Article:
Monica Wilkerson: From potential lawyer to teacher

Monica Wilkerson, Leesville English teacher, teaches a lesson to her Pre-AP English II students. Wilkerson never imagined that she would become a teacher; she wanted to study law. (Photo courtesy of Sarah Jumma)

As a young girl growing up in the small town of Bennettsville, South Carolina, Monica Wilkerson, an English teacher at Leesville, never imagined that she would someday become a teacher.

“I grew up wanting to be a lawyer,” said Wilkerson. “I loved crime shows. I watched crime shows all of the time.”

However, as the youngest of three children by ten years, Wilkerson was advised by her father to earn a degree in a subject that didn’t require graduate school in case anything happened to him or her mother. So, Wilkerson turned to earning a teaching degree.

“When you student teach, it’s hard to study for the LSAT (Law School Admissions Test), and that was the end of [becoming a lawyer],” said Wilkerson.

But Wilkerson has never looked back. She has spent 25 years teaching, spending time in both South Carolina and North Carolina.

And even though she wanted to study law, Wilkerson is happy with where she’s at as a teacher.

“I do enjoy being a teacher and I think that’s why I haven’t left,” said Wilkerson.

Journey to Teaching

Wilkerson’s path to becoming a teacher first began at the University of North Carolina, where she earned her degree. She originally planned to attend Emory University in Atlanta on a scholarship, but her dad convinced her to become a Tarheel, even though she grew up as a fan of the NC State Wolfpack.

“[My family] grew up NC State fans—we weren’t supposed to go to Carolina,” said Wilkerson. “But [my father] talked me into it.”

After making the move from South Carolina to the neighboring Carolina, Wilkerson wound up right back in her hometown after college. She spent her first year of teaching back in Bennettsville, surrounded by many familiar faces: her father’s fraternity brother was her principal and her neighbor three doors down was the head of the English department at the school she taught at.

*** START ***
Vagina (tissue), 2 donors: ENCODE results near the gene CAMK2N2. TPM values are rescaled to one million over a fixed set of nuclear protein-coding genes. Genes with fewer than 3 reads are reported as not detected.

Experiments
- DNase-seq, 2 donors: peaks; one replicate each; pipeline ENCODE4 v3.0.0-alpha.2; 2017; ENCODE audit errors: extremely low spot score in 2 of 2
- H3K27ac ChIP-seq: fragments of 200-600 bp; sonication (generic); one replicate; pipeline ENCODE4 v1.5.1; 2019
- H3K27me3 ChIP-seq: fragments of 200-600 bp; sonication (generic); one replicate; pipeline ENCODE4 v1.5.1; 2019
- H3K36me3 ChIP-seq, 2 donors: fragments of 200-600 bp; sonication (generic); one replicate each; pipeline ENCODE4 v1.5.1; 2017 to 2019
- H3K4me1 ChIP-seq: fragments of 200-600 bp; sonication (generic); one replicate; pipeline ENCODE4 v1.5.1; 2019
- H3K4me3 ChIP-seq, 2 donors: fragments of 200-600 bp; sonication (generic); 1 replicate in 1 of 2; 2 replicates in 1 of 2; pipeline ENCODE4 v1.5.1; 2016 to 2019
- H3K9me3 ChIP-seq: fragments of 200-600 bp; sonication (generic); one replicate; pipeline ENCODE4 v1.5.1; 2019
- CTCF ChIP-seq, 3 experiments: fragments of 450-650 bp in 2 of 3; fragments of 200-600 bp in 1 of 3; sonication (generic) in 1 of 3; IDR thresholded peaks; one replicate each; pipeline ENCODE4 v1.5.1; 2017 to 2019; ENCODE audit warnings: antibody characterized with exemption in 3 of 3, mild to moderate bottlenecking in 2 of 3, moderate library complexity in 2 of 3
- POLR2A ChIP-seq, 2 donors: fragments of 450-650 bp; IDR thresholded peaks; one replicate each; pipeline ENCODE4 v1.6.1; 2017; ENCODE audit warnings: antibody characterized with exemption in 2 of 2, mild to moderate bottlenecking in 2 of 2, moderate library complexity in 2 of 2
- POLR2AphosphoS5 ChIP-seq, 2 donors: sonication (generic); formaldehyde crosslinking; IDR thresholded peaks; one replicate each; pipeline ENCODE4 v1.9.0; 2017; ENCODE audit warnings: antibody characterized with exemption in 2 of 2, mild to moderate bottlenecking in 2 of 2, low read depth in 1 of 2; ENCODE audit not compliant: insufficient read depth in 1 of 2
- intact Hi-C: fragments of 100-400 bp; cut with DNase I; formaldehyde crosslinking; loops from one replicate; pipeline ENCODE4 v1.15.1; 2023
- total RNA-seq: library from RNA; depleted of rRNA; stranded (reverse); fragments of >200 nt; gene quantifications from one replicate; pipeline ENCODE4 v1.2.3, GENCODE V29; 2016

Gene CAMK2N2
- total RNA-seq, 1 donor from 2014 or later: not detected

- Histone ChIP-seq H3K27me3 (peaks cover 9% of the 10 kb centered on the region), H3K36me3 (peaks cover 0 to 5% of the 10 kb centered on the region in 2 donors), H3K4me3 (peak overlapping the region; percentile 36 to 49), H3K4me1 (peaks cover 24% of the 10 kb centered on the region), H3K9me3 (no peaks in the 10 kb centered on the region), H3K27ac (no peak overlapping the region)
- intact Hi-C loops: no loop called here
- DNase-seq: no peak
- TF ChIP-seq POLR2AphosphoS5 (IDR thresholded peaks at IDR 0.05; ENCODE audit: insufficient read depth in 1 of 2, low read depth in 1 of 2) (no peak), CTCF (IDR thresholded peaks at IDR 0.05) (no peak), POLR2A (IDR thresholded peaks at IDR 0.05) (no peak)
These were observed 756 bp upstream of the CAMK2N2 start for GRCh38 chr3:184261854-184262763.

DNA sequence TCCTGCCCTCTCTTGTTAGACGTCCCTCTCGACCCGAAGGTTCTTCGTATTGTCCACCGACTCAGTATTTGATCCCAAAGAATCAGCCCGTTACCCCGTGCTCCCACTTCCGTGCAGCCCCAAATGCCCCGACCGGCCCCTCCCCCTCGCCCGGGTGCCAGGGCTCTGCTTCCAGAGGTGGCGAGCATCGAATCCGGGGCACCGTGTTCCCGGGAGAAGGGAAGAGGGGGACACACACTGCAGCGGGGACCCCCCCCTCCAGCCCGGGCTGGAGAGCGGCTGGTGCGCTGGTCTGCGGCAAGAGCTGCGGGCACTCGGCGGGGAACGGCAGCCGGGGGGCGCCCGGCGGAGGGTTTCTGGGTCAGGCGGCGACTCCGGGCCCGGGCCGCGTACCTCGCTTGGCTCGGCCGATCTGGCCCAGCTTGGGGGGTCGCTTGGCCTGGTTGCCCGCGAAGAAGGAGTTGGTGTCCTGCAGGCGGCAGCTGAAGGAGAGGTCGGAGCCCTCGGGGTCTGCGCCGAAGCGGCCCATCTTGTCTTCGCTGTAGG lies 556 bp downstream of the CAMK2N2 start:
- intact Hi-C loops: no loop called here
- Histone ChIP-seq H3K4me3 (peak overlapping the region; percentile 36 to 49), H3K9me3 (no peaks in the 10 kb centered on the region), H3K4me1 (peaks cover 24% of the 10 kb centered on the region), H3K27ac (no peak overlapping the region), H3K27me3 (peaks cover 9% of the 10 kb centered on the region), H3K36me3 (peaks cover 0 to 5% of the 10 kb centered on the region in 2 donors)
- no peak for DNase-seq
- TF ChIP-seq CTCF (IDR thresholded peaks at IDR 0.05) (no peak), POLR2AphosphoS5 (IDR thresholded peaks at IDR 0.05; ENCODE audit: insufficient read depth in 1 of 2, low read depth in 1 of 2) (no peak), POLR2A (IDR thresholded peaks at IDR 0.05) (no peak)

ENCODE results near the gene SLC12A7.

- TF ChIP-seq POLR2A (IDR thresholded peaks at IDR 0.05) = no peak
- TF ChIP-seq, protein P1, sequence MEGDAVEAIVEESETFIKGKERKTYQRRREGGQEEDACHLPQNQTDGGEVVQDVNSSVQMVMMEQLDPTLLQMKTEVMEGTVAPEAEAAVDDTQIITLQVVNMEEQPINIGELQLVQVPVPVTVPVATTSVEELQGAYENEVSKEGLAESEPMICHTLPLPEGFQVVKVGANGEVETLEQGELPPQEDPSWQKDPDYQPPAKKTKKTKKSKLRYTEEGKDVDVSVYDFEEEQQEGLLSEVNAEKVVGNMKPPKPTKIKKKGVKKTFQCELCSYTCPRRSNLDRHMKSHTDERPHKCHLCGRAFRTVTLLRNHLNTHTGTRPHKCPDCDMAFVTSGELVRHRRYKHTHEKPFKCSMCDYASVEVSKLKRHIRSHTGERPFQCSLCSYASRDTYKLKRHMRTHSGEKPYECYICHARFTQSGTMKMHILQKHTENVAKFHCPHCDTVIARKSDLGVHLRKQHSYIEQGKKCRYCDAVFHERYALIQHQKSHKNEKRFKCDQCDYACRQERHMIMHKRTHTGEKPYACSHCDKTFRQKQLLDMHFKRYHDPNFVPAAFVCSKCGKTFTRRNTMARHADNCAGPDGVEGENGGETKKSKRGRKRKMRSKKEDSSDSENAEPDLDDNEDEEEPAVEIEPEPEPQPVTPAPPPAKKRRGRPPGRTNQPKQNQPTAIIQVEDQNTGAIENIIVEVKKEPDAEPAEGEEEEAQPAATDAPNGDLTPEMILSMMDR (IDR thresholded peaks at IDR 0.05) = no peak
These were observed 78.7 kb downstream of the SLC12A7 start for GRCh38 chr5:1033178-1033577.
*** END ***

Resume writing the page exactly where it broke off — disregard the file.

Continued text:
But Wilkerson didn’t stay home for long. After just one year, she moved back across the border again to North Carolina, earning a job in Wake County at Ligon Middle School.

However, with the help of a friend from her days at UNC, Wilkerson acquired a job as an English teacher at Leesville Road High School in 1995 after teaching for two years at Ligon. And it’s a job she’s held ever since.

During her 25 years of teaching, Wilkerson has always taught one subject—English. The only exception was one semester of Classical Mythology during her time at Ligon. Teaching English comes many challenges, from grading essays to managing paperwork, but Wilkerson doesn’t let them faze her.

“I try not to get overwrought about many things,” said Wilkerson.

Instead, she focuses on one initiative: helping her students love and improve in English.

“I focus on the challenge of giving my kids the best education possible and trying to make them at least love reading,” said Wilkerson.

But teaching English isn’t just about critiquing essays. As a teacher, Wilkerson enjoys having the opportunity to interact every day with students who dedicated to furthering their education.

“[I enjoy] talking to kids who are actually interested in what they are learning—kids who like to learn and want to grow, who want help,” said Wilkerson.

A Meaningful Purpose

Wilkerson admitted that when she first started teaching English, her goal was to “read together” with her students, as she is an avid literature consumer. However, now, she says her purpose for teaching is much more significant.

“It’s become more of my own mini crusade,” said Wilkerson. “I realize that I need to open student’s minds so that they can truly become productive members of society.”

Now, Wilkerson emphasizes to her students just how they can make their voices heard, reminding them to use the skills they learn in her class to make contributions to society.

And Wilkerson’s daughter Daryn, junior, said that’s what makes her mother a great teacher.

“She actually cares about her students,” said Daryn.

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